Tuesday, April 10, 2012

Table It!...Part 20...Word 2003 Menu

All we have left to go is the bottom of the Word 2003 menu.
  • Table AutoFormat: Click this option to display the Table AutoFormat dialog. On this dialog, you'll find many pre-formatted tables. Find a table format that you like, select it from the list, and Word add the formatting from the sample table but not the text. You must add the text to complete your table. This option provides a short cut to table formatting. I never use this option because I know how to build my own tables. However, you should click around to see if that situation is true for you too. You might find a table format you love...and you won't have to build it for yourself. In Word 2007/2010, the pre-formatted tables are visible on the ribbon.
  • AutoFit: When you create a table, you select the auto fit option. See Table It!...Part 2 for more information. Having the options on the menu allows you to select the the table and apply a fit option on the fly and after you've already created the table. I find I use this option when I've copied a table from some place else. When I paste the table, it might be too wide for the layout. When that happens, I can select the table, click an auto fit option, and not spend time adjusting the columns manually using the buttons on the ruler.
  • Distribute Rows/Columns Evenly: When you've messed around with a table a lot, you can sometimes wind up with a bit of a mess. If you find you have a few columns that should be about the same size, you can select the columns and click the distribute option on this menu. Word will distribute the columns evenly without you having to adjust them manually using the buttons on the ruler. The same thing holds true for rows. When you work with tables for a while and you get creative, you'll be amazed at how often you'll use these options.
  • Heading Rows Repeat: This option is useful for pages that run on more than one page. Select a row in a table and apply this menu option to cause the selected row to appear at the top of the table on subsequent pages. You've seen this option before when working with row formatting. The availability of this item on the menu simply makes it easier to apply on the fly rather than selecting the row, displaying the table properties, and add a check mark to the box on the Row tab. You also seen other options--Split Table.
  • Convert (Text to Table/Table to Text): This option allows you to do what it says: convert. If you have text in a table and change your mind, you can select the table and convert the table to text...remove table formatting. If you have text that you'd like to put into a table, you can select the text, select the Text to Table option, and Word applies table formatting. In either case you need to do some clean up; however, by now you should be pretty well versed in tables to handle it.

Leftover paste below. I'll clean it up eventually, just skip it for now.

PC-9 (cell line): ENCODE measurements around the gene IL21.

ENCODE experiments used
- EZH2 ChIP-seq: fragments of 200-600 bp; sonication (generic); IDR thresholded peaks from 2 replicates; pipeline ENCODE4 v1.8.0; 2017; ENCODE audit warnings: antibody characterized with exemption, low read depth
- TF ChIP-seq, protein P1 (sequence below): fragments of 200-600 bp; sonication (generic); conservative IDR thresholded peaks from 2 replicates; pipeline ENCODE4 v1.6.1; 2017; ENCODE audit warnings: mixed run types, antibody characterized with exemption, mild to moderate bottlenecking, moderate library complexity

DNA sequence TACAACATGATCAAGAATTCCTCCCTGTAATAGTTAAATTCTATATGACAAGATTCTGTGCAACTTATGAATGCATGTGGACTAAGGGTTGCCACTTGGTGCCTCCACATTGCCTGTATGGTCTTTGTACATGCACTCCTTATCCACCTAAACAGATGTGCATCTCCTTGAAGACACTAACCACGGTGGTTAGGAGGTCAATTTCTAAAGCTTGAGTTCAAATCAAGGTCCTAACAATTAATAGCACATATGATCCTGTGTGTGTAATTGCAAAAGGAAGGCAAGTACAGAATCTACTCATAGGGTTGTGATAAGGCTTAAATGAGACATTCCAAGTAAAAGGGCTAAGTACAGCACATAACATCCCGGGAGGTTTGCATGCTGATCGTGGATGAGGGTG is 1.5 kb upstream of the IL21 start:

• Convert-related dialogs: You should recognize most of the options on these dialogs. Items of interest: 1) Separate text with/at: You can enter a space when converting table to text. 2) Nested tables refers to a table within a table. I can't see where you would do that but post a query if you have the need and I'll write about it.
  • Sort: This option is one handy little item. Highlight a table and it lets you sort entries in the table. The dialog you see below is for a table. The most I've ever had to change was to tell it what column to sort by and whether I wanted ascending or descending order. Now here's a little secret. Highlight text that isn't in a table and it lets you sort text by paragraph...remember those hidden codes? It counts a paragraph as everything between the paragraph marks. I use this option to alphabetize lists that I don't want to put into tables.
  •  Formulas: I don't use them and I can't think of reason you would. However, if you think of something and can't hack your way through using the Help, post a comment. I'll see what I can do with it.
  • Show Gridlines: When you alter the borders of a table, one of the options you have is to remove a border. You might have any number of reasons for doing so. When you're working, it's sometimes helpful to see where the borders would be if you had them displaying. Select the table and click this option to turn on the gridlines without affecting the borders. In other words, you just get to see where the borders would be if you had them.
Next Post
We tackle the ribbons that Word 2007/2010 users see. You'll be doing lots of the tasks we've discussed for the Word 2003 menu. The difference is location of the option.

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